Is e-mail simply conversational?

In case you are still wondering if e-mail is merely conversational or something that can be held against you, the State of Wisconsin’s states that e-mail can be used against an employee. Remember that the next time you send out something that could incriminate you in the future.

I think this is a good time to reiterate my view of whether or not e-mail is conversational. I always believed that it is not, simply because it is written. Most people use it as such, though, and don’t realize that it reflects your character. Writing a message quickly and sending it with a few typos shows carelessness. Taking the time to review your message and ensuring its clarity demonstrates consideration and competency.

I think that this is especially appropriate now because there are many college students that are entering the job market for their first times. I hope they recognize the importance of double-checking their written and electronic documents before sending them off to potential employers. A list of typos on a résumé or cover letter can make the difference between getting an interview. Even when you type up and e-mail your thank you letter after an interview (which is acceptable today), a poorly written note can cost you your position.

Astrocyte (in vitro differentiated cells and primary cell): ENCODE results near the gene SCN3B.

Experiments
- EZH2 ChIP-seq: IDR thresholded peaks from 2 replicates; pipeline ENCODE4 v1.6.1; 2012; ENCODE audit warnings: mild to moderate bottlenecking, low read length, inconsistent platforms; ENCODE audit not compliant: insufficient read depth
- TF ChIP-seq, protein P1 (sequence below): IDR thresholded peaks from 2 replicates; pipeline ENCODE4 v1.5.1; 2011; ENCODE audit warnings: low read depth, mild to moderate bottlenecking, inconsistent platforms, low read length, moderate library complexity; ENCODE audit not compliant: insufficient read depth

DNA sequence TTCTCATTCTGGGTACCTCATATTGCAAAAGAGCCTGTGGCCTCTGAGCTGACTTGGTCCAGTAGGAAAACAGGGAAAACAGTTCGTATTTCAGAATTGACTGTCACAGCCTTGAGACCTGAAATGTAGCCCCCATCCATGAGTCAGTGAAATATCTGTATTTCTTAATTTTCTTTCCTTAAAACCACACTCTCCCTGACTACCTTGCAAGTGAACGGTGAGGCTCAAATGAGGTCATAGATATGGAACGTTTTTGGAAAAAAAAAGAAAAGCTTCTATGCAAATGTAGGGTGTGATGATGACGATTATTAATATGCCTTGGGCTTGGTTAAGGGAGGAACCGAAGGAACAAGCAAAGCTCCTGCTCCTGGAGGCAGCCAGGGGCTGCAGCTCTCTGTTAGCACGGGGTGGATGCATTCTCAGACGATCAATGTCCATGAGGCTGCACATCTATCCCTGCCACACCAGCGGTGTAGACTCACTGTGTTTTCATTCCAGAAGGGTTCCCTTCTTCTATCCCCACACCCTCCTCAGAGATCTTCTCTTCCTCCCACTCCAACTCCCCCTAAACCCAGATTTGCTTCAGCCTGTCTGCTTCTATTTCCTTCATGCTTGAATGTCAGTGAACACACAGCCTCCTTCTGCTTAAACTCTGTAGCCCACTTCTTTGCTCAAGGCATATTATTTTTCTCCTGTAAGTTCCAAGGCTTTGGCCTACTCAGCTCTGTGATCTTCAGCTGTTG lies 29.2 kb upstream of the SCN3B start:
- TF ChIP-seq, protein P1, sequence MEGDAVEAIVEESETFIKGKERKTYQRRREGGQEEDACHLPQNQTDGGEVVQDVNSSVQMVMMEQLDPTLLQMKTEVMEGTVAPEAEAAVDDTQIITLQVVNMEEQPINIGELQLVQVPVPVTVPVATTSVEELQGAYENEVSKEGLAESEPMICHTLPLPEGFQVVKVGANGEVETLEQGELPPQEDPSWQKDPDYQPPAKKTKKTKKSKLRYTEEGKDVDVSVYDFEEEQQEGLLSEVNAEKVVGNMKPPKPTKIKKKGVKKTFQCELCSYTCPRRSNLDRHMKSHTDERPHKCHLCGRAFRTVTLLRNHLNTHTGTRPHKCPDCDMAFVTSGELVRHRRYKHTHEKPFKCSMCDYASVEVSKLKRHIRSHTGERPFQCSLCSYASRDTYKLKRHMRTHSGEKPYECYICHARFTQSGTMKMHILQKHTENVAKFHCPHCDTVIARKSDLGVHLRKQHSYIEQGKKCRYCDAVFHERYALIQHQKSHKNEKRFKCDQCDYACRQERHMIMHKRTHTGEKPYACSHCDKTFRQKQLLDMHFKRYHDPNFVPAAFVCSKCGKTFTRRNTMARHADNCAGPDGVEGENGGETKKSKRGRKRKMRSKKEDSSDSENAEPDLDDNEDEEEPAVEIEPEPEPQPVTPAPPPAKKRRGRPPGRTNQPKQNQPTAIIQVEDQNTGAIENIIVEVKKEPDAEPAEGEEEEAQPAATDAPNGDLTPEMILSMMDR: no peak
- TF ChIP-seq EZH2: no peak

And since I’m on the subject of writing, I just want to point out that writing things clearly are more important today than ever, especially with all of the technical devices available today. Most consumers today will not tolerate poorly-written instruction manuals when they’ve paid hundreds of dollars for a device. And a 10-page manual is less desirable than a single-page quick-install sheet. When a boss tells you that he or she wants a single-page summary of a specific topic and you feel compelled to turn in a 10-page paper, expect to rewrite it. That’s the real world, dude.